Nutritious Foods Increasingly Out of Reach for Many Poor

May 15, 2005

Researchers from Boston Medical Center (BMC) and Boston University School of Public Health (BUSPH) have found that low-income families in Boston that rely on food stamps have difficulty purchasing enough high-quality food-in part because of newer food pyramid recommendations for more fresh vegetables and fish in the diet. Proposed cuts in the federal Food Stamp being proposed by the Bush Administration may further put healthy food out of reach for many children in families that rely on this program. More than half of Food Stamp recipients are children.

Researchers from Boston Medical Center (BMC) and Boston University School of Public Health (BUSPH) have found that low-income families in Boston that rely on food stamps have difficulty purchasing enough high-quality food-in part because of newer food pyramid recommendations for more fresh vegetables and fish in the diet. Proposed cuts in the federal Food Stamp being proposed by the Bush Administration may further put healthy food out of reach for many children in families that rely on this program. More than half of Food Stamp recipients are children.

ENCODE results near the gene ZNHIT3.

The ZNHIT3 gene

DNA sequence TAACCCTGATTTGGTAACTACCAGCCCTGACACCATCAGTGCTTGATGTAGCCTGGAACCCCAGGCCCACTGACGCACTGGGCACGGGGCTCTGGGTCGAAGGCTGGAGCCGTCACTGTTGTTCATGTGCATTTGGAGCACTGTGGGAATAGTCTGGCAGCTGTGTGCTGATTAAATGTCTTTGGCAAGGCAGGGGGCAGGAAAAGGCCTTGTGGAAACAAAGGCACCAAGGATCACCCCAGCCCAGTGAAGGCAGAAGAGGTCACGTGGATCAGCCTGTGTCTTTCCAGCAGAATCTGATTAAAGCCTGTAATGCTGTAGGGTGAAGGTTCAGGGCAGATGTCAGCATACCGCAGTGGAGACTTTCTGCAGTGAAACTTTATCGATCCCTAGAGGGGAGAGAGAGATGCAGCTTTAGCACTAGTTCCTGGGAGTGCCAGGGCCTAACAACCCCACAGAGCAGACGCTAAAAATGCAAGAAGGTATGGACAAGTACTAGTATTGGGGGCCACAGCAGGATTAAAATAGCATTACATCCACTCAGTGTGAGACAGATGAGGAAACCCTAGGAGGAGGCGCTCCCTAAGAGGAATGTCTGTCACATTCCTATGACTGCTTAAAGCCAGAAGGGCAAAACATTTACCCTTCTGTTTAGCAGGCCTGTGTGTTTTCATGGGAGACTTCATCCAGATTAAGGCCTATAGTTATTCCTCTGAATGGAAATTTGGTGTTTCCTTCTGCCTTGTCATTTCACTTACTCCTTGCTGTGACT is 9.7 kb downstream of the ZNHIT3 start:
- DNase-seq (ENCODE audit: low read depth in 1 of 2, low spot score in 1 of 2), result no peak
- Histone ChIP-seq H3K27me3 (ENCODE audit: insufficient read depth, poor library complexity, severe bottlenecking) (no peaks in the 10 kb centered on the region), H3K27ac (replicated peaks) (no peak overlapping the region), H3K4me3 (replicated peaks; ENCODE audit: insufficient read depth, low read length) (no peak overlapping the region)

John Cook, PhD, presenting the Boston study findings today, reported that "malnutrition and overnutrition are serious health problems in the United States. Both conditions are impacted by food insecurity and limited access to nutritious food." Dr. Cook noted that the Food Stamp program originated out of concern over exactly those nutrition issues.

The national standard for a nutritious diet at minimal cost is known as the USDA Thrifty Food Plan (TFP) - a standard that serves as the basis for food stamp allotments. The research team, test-shopping at various-sized stores in three low-income Boston neighborhoods, assessed prices for a TFP for a family of four and for a modified healthier diet that conforms to American Heart Association (AHA) recommendations.

Their findings? The maximal food stamp allotment payment, although sufficient for shopping in medium-sized stores, was insufficient for purchasing foods on the TFP at small and large grocery stores and bodegas.

"Not only do the findings show that most food recipients in Boston are unable to afford the government's minimally nutritious diet," concluded Cook, "but the cost of healthier foods on the AHA diet far exceed the maximum food stamp allotment."

Cook ended with a question: "Should we balance our budget on the backs of our most vulnerable children and families?" (Platform Session 5149)